Simplify Multi-Room Audio Installations with Speaker Selectors
They’re not glamorous. They don’t even run on electricity. However, speaker selectors are an essential component for many whole-home, office or multi-room audio systems.
Speaker selectors provide a single location to easily control speakers in a whole house audio system. They are one of the easiest, simplest ways to balance and distribute sound throughout a home or business.
Without the ease of zone distribution that speaker selectors provide…
- Wiring would be extraordinarily complicated
- End-user experience far more inconvenient
- Amplifiers/receivers can overheat, blow out or even catch fire
In the Zone
Speaker selectors come in a variety of configurations:
- Single or dual source inputs
- 2- to 12-zone outputs
- The amount of incoming power/incoming watts they can handle
- With or without on/off switches for each speaker pair/zone
- With or without volume controls for each pair/zone—if there are no in-room volume controls, choose a speaker selector with volume control.
- Which speaker ohms they can handle
- The kind of terminal connectors used & gauge-range of speaker wire
There are hidden differences as well. These involve construction, materials and protection circuitry—all things that affect performance and price. In the world of speaker selectors, you get what you pay for.
A Closer Look
Let’s see how the Xantech XSS26100W 2-source, 6-zone speaker selector with volume controls stacks up in light of the above variables. It should be noted that this selector is designed to create a simple speaker distribution system without the use of in-room volume controls.
- A/B source input for each zone/room/speaker pair
This means two amps can be connected. With this selector, both can be active at the same time, enabling different zones to have different sound feeds.
- Power handling of 50 watts per channel RMS, 150 watts peak
Power handling capabilities vary widely across brands. If the Xantech speaker selector must be paired with an amp with greater output, turn down the selector levels or amp/receiver levels to prevent damage. However, Xantech does NOT recommend exceeding the rated RMS.
- On/off individual zone selector switches
This provides added end-user convenience. Each speaker output can be independently turned on or off. Although the independent volume control could be turned down, use of the button maintains the previously set level.
- 12-step volume control with 42dB maximum attenuation per speaker output
This provides independent volume control for easier balancing of sound from room to room. There are 11 steps of attenuation plus an off position. Attenuation does not add extra artifacts or take away from the listening experience while allowing the user to dial in the right output level.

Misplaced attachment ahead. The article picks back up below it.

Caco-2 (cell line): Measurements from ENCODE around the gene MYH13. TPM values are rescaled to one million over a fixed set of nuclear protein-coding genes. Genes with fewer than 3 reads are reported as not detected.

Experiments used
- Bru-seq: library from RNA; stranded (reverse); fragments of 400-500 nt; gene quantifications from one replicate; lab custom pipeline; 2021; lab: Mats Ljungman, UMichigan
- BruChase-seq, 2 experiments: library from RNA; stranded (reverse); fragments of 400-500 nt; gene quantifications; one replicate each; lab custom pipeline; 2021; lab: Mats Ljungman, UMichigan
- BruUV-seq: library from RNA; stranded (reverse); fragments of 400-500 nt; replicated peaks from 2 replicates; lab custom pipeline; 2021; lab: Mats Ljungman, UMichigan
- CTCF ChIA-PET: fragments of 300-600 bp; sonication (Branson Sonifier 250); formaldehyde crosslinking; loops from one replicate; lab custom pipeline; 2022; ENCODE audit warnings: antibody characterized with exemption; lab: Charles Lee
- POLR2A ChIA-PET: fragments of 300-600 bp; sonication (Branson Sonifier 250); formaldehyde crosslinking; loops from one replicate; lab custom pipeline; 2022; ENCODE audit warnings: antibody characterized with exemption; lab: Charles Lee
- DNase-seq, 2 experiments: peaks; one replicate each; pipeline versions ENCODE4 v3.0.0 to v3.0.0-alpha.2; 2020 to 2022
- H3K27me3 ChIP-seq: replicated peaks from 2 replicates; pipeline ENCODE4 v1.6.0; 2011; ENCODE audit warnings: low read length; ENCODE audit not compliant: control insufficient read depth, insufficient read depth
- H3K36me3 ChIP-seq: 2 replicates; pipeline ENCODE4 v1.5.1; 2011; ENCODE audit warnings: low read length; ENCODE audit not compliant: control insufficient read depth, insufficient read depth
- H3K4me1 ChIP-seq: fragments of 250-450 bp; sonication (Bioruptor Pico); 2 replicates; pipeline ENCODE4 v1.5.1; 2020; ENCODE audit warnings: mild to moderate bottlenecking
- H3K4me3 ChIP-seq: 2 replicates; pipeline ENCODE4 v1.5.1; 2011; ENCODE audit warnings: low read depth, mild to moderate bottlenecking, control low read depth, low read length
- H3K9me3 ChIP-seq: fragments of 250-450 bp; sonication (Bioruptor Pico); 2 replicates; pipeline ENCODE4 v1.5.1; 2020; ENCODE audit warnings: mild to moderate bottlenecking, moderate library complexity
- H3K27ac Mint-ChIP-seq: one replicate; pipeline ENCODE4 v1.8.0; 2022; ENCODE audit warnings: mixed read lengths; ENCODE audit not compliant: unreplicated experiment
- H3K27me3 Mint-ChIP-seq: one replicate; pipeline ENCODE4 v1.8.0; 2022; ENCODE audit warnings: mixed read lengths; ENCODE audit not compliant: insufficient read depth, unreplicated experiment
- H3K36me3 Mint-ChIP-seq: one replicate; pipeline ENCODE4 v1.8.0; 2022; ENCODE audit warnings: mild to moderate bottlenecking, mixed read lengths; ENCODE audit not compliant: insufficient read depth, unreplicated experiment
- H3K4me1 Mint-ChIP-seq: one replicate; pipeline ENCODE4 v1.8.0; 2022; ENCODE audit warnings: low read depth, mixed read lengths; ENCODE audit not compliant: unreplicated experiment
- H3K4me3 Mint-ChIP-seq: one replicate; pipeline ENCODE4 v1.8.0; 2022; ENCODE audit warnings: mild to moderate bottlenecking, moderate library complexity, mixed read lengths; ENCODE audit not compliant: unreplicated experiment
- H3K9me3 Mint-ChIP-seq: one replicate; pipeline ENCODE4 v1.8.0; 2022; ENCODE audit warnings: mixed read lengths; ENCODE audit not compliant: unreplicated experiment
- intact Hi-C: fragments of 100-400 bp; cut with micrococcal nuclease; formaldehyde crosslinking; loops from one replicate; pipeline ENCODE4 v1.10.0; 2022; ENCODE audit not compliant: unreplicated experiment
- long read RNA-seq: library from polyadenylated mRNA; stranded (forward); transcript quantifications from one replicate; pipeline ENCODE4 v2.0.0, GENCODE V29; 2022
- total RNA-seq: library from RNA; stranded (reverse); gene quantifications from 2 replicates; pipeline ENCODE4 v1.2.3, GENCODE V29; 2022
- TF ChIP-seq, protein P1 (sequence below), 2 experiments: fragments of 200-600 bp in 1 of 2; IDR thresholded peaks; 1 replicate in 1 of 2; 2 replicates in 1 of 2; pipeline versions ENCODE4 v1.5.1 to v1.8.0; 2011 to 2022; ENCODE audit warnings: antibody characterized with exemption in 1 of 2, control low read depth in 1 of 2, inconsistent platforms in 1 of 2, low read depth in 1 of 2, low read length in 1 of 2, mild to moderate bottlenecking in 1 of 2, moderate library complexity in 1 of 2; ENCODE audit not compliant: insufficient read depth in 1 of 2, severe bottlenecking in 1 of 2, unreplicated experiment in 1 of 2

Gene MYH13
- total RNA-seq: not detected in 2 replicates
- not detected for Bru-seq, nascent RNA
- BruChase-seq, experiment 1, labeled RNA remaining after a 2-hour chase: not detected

- Selectable impedance matching for 1, 2, 3/4 or 5/6 speaker pairs
The use of impedance matching technology is a high-end feature. It helps prevent amplifier overload by evenly splitting the signal between all the speakers. Simply choose how many total speaker pairs are attached to the selector and set the dial to match. Units with selectable impedance matching should not be used with systems that have remote, in-room volume controls.
- 4Ω or 8Ω speaker compatible
It is not recommended for use with 6Ω speakers. There are many architectural speakers available that are 4Ω or 8Ω.
- Removable Phoenix speaker connectors for 12–22-gauge wire
Many only accept 16- or 18-gauge wire. So, this unit offers more wire-gauge choices for greater flexibility in wiring run distances. Many amps and selectors use this style of connector. It makes the wiring secure and easy to release.
Assessing the features this speaker selector has, it’s clear that it squarely falls into the high-end range. Given Xantech’s long-established presence in the A/V market, custom installers and end-users alike can be assured that this speaker selector with its 5-year warranty will provide solid performance.
Xantech also offers a 2-source, 4-zone speaker selector—the XSS24100W.
- Don’t skimp when it comes to choosing a speaker selector!
- Make sure there’s a match in power handling between speaker selector and the upstream amplifier or A/V receiver.
- Use a selector that can handle the wire gauge needed for speaker installation.
- Take into account whether there are or will be in-room speaker controls in the system.
- Consider future-proofing by using a speaker selector that can handle more zones or more amplifier inputs than the current system utilizes. Once end-users discover the joys of multi-room audio, they’ll want to expand the system.